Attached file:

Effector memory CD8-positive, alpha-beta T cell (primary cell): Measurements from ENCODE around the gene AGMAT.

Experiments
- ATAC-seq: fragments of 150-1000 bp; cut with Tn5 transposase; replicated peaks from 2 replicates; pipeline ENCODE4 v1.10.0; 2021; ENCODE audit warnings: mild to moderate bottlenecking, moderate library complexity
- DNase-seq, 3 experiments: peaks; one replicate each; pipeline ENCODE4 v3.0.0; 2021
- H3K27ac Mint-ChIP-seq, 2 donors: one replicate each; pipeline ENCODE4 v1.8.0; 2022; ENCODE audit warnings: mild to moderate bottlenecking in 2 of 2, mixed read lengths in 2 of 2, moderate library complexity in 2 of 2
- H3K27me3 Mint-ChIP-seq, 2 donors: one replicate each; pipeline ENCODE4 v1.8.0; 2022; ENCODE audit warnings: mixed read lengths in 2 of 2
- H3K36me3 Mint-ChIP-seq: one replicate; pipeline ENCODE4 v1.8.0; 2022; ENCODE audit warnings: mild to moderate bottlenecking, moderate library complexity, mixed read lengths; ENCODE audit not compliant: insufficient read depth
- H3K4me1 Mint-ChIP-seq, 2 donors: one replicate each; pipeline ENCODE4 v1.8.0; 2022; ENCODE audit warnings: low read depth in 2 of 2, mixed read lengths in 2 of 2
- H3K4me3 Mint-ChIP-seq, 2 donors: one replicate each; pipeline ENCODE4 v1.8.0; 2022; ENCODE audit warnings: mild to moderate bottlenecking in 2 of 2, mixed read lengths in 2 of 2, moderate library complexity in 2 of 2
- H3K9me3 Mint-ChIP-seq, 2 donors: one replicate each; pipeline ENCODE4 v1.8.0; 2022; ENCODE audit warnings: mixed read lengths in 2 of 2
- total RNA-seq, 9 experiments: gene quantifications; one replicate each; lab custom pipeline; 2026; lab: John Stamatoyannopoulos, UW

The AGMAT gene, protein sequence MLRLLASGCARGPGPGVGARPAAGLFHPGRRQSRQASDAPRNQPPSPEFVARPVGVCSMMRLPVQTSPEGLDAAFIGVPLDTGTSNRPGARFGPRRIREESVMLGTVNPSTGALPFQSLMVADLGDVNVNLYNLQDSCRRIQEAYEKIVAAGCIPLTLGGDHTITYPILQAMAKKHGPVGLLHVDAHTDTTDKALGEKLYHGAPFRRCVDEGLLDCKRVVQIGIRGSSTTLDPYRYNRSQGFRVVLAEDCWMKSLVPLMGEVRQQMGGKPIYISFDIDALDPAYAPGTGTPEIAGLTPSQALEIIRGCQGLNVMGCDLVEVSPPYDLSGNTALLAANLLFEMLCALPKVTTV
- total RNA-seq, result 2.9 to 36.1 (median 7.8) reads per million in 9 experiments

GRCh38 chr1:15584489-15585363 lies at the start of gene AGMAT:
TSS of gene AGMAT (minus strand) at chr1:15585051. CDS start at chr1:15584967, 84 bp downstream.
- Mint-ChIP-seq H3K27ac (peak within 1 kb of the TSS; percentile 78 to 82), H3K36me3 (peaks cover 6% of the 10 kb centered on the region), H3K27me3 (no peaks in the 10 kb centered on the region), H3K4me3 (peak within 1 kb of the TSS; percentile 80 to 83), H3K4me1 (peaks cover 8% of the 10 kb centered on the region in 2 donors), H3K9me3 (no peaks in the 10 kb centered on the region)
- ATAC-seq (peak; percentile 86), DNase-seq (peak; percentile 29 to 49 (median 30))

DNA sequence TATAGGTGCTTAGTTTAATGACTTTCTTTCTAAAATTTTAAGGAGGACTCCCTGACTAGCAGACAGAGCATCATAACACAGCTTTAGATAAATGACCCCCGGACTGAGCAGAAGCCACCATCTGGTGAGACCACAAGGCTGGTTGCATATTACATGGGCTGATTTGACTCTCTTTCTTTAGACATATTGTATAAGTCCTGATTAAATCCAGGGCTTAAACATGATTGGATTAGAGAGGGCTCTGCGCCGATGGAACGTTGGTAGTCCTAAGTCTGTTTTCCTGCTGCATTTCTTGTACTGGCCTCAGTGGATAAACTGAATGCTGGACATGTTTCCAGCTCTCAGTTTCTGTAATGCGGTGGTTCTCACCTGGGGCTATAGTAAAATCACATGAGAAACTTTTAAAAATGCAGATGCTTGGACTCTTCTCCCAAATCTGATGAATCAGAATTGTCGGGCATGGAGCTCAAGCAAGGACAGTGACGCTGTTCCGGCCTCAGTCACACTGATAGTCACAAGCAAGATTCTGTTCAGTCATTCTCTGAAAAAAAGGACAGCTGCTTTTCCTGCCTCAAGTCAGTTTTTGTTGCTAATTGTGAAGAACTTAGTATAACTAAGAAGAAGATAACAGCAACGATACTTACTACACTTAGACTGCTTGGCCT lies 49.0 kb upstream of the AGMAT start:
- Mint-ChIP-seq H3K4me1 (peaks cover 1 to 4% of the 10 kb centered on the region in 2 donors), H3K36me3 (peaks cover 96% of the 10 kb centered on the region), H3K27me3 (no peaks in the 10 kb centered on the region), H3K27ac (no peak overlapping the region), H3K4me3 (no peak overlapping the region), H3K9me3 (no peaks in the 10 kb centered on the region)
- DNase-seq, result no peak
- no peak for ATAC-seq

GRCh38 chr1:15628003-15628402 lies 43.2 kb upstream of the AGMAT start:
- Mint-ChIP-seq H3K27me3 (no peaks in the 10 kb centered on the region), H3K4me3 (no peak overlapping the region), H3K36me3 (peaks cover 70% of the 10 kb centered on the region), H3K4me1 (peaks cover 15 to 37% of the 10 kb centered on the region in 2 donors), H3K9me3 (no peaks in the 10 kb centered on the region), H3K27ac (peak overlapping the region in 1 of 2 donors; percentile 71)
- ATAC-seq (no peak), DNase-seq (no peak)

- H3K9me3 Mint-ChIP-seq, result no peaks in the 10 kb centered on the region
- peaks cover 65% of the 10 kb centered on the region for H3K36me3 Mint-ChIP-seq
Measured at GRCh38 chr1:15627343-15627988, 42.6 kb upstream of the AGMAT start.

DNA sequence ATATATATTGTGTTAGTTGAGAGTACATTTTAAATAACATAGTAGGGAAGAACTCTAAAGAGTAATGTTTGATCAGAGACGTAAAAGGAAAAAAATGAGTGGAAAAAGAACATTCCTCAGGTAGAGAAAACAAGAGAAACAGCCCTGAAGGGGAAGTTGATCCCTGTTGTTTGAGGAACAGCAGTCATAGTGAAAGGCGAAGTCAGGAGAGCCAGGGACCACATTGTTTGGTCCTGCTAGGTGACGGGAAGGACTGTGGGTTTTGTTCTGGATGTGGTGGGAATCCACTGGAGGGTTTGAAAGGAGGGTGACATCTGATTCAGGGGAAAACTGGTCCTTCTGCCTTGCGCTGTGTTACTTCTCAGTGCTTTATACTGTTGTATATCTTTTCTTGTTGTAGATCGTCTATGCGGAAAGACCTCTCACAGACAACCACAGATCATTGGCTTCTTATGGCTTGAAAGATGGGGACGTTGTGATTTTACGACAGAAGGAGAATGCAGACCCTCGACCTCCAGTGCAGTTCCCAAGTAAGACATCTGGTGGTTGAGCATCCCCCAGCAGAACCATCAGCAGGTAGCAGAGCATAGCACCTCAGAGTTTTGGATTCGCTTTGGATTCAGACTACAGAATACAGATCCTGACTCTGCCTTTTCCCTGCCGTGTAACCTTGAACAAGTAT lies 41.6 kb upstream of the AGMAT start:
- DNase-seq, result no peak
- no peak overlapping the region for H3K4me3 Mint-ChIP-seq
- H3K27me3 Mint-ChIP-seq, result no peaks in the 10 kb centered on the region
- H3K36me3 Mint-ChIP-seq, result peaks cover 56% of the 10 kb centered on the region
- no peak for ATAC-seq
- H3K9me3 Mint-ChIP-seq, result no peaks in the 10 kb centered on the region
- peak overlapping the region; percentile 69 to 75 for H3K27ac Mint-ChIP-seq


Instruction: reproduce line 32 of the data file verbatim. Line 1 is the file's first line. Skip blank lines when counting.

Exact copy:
- H3K36me3 Mint-ChIP-seq, result peaks cover 56% of the 10 kb centered on the region